Always keep in mind that workloads vary from vendor to vendor and if there is no prior relationship, the accuracy of initial quotes will vary – busy vendors being even vaguer than less busy ones.

While in your own country, accuracy may be expected from suppliers. However, in your search for Chinese suppliers who are lower cost, the expectation of accuracy is simply unrealistic. They do not know you, their culture, and their business practices differ from nearly all other countries including many is Asia. Bracing yourself beforehand for an inaccurate initial quote is helpful – you are prepared and will not explode when it happens.

As with most relationships, as you and the supplier continue to have a business partnership, the inaccuracy of quotes diminishes and may even disappear. Recurrent orders and larger orders help to make this happen.

Take Aways

  • The Chinese’ reputation for being savvy and cunning in negotiations is present even in email negotiations.
  • Negotiations take a longer time to complete than with in-country suppliers.
  • Cultural difference plays a part in lengthy negotiations as doing business practices depending on how busy the supplier is – the busier the supplier, the lengthier the negotiation.
  • Ask for references and check them
  • Ask for samples from the potential supplier
  • When bargaining, negotiate tactics should include haggling on issues that include but are not limited to price.

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Kevin Lee

Kevin Lee is the Co-founder of Asianconn. He writes about global sourcing trends and advise on Asianconn Blog. Kevin lives in Hong Kong and Nanjing, China since 2003. For further questions, you can contact him on Twitter and Linkedin.

This Post Has 5 Comments
  1. I strongly agree that you should never try to negotiate only on price. Actually, that’s probably the least important aspect. If you just focus on getting the lowest price possible you can expect the lowest quality as well. Aim for a good to great quality and ask your Chinese partners to deliver otherwise you pay less. If they don’t ship within the agreed period of time, you pay less. You need to keep them accountable and make sure the deal you make covers everything bad that could happen with the shipment, starting with the quality of the products to the shipping dates.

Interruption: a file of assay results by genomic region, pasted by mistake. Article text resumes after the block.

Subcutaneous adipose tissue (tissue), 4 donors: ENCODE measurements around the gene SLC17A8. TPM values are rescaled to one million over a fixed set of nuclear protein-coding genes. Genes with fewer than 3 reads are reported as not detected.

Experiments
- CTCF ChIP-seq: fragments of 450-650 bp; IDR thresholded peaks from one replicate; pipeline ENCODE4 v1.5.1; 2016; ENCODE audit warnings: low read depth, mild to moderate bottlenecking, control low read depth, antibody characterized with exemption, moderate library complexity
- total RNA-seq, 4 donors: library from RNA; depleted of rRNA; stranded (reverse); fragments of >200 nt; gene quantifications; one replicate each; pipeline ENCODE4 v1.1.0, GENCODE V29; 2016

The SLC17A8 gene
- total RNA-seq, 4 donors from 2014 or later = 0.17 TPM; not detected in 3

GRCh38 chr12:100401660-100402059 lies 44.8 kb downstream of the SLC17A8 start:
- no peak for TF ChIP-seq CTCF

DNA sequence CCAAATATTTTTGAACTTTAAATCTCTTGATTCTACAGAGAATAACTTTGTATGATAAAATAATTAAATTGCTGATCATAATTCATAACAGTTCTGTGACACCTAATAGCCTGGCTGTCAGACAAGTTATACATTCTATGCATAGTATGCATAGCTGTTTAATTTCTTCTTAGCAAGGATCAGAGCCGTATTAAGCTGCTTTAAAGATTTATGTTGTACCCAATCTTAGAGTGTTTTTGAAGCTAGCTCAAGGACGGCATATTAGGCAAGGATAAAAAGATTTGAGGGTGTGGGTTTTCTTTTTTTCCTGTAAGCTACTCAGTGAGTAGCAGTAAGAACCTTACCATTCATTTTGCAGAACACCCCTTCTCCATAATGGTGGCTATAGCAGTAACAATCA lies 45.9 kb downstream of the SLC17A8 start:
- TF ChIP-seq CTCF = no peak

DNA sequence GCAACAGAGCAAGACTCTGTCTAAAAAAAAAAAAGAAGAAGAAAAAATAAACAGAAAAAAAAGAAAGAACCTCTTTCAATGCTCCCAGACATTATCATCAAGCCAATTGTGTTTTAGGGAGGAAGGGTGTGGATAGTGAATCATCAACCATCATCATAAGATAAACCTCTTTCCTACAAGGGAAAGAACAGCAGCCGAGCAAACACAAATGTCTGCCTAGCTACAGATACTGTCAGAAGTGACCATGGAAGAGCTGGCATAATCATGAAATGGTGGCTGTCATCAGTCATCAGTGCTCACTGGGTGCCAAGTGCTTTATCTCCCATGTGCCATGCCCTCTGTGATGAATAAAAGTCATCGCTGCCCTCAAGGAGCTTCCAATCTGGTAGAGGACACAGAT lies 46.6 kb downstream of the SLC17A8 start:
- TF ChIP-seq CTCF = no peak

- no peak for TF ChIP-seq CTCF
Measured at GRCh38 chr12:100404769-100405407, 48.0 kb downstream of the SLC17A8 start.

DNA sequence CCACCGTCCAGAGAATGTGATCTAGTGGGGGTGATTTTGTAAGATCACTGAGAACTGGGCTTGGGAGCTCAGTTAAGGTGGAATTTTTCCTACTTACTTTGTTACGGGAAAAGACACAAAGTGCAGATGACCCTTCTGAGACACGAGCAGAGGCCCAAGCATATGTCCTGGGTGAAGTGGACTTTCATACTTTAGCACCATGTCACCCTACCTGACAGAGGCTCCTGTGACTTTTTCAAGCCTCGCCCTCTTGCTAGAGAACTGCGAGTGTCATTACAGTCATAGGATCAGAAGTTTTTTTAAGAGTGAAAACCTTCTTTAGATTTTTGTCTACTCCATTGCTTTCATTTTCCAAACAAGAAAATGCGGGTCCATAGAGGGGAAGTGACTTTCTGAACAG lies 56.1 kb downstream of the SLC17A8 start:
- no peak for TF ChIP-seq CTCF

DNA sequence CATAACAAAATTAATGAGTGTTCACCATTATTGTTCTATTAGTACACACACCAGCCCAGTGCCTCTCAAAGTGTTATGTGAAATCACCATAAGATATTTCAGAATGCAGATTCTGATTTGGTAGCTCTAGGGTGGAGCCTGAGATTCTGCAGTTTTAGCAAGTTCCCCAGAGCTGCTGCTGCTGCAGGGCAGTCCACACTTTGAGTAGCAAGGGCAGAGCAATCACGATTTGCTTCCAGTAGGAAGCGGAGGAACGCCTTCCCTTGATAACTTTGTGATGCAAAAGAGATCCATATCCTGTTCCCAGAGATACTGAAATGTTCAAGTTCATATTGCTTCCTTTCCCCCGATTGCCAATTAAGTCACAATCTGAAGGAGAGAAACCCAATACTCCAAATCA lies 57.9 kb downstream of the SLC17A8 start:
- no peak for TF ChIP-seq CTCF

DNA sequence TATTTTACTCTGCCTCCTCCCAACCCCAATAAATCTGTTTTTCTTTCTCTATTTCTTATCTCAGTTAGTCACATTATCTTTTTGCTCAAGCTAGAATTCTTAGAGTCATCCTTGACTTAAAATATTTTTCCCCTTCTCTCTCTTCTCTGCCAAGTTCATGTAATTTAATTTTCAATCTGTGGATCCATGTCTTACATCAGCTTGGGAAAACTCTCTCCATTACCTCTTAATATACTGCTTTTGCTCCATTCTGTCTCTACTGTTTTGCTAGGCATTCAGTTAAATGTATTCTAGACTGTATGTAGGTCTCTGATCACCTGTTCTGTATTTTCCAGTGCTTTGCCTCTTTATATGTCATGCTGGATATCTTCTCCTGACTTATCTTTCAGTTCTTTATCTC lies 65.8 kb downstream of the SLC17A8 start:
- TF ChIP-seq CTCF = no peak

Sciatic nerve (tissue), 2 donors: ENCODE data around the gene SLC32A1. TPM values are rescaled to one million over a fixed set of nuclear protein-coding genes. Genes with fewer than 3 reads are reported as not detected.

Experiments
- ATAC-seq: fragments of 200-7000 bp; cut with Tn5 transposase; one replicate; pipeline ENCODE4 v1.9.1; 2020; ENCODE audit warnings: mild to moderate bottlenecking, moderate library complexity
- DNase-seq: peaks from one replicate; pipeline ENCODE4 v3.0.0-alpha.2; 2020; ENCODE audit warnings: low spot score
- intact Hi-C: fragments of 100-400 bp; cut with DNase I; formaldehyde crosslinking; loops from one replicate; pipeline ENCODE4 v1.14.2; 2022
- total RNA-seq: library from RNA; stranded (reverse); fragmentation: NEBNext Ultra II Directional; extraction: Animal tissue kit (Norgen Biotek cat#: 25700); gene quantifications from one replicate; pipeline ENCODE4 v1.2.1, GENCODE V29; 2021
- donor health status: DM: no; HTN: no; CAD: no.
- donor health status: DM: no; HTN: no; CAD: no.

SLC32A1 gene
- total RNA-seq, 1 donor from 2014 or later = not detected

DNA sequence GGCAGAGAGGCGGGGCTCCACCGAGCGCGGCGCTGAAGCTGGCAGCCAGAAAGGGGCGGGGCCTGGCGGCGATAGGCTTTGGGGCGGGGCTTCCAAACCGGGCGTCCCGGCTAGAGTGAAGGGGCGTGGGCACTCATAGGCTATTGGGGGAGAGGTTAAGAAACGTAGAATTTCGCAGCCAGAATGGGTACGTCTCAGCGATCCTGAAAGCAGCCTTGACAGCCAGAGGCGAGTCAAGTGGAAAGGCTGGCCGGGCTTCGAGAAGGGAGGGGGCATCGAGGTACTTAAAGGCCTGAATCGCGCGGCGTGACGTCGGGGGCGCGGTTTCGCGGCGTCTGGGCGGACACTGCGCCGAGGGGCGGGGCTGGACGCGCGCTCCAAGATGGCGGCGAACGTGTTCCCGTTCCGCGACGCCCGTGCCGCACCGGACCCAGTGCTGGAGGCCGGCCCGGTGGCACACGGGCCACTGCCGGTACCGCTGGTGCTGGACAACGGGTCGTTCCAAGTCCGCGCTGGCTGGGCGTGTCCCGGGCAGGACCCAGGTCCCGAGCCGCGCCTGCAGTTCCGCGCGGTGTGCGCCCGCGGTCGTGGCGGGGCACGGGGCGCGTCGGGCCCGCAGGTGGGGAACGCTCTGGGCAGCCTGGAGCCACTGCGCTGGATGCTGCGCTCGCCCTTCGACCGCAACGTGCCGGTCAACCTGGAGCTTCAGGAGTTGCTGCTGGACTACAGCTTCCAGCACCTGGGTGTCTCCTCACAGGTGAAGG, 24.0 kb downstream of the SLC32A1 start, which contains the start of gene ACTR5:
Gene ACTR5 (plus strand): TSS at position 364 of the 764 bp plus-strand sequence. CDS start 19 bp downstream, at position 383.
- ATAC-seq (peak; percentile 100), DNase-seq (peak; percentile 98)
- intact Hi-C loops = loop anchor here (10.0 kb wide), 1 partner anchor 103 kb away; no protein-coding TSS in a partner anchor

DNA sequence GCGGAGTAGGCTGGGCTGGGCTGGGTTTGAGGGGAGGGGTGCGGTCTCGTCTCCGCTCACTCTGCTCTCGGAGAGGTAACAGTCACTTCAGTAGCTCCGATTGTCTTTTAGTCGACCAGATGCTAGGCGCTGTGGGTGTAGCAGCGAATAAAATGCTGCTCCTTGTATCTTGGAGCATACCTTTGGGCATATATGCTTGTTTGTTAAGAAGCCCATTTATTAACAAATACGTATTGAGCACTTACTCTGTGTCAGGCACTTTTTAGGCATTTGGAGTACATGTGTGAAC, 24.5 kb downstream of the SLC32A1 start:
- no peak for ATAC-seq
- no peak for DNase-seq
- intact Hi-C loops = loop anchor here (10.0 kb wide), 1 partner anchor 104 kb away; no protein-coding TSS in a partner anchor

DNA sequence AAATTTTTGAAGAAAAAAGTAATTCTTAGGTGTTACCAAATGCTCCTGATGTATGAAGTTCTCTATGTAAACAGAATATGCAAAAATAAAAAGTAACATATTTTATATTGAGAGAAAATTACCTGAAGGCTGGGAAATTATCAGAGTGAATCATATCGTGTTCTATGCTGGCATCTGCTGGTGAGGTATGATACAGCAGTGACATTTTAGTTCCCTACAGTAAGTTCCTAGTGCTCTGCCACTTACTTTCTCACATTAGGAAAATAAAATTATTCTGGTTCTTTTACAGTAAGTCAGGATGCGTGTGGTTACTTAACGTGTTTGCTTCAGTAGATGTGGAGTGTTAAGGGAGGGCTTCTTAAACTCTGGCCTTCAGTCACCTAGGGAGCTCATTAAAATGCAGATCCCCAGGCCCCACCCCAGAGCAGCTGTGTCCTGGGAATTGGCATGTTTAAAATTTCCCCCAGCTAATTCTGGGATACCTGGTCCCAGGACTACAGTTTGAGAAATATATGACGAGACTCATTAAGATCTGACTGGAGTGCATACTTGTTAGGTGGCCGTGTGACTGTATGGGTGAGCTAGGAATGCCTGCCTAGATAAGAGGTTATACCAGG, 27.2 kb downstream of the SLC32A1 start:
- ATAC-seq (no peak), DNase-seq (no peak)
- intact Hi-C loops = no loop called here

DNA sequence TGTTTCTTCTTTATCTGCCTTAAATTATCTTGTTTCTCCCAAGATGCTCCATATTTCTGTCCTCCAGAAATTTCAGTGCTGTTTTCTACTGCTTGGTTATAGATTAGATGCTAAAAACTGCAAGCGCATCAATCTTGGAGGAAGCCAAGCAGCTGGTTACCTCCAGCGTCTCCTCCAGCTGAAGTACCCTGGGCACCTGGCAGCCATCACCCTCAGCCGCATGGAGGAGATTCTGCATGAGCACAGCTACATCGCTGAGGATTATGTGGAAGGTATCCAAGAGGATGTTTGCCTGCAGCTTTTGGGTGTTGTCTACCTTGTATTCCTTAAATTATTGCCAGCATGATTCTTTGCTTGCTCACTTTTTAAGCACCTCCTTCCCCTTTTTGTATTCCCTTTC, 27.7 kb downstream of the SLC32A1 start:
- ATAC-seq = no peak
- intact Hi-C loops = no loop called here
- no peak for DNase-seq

2. Email negotiations can take as long as 2 months. I had this happen to me when I was starting out. At first, I didn’t understand why it was so hard to conclude a deal, but as I delved into Chinese culture, I’ve started understanding how they operate.

  3. It’s strange to send a Request for a Quote to a Chinese supplier and receive something very basic and broad, but that is the way they do business (or at least start a conversation with). They are testing us as we are testing them so this should be expected when dealing with someone new. After a while, things will clear up and the supplier will give more details when he/she sees you are serious about working with them. Investing a bit of time and having patience in the beginning will go a long way.

  4. Never, ever, ever, ever sign any deal without seeing a physical sample in your own, two hands! Never do that! I had to learn this the hard way after I’ve ordered 1000 units and found out they didn’t meet my guidelines or my quality standards. Lost a lot of money but learn a lot and I’ll never do that again. Now, I never do business with anyone who doesn’t want to send me a sample.

  5. It’s so strange that people look at you like you are weak if you don’t bargain. I don’t really get that. And I don’t agree with bargaining “hard” as in trying to get the best price, the best quality and so on. Those people have to make a living as well so why should we be “mean” about this? While I agree there should be some bargaining involved, one shouldn’t go overboard just for the sake of it.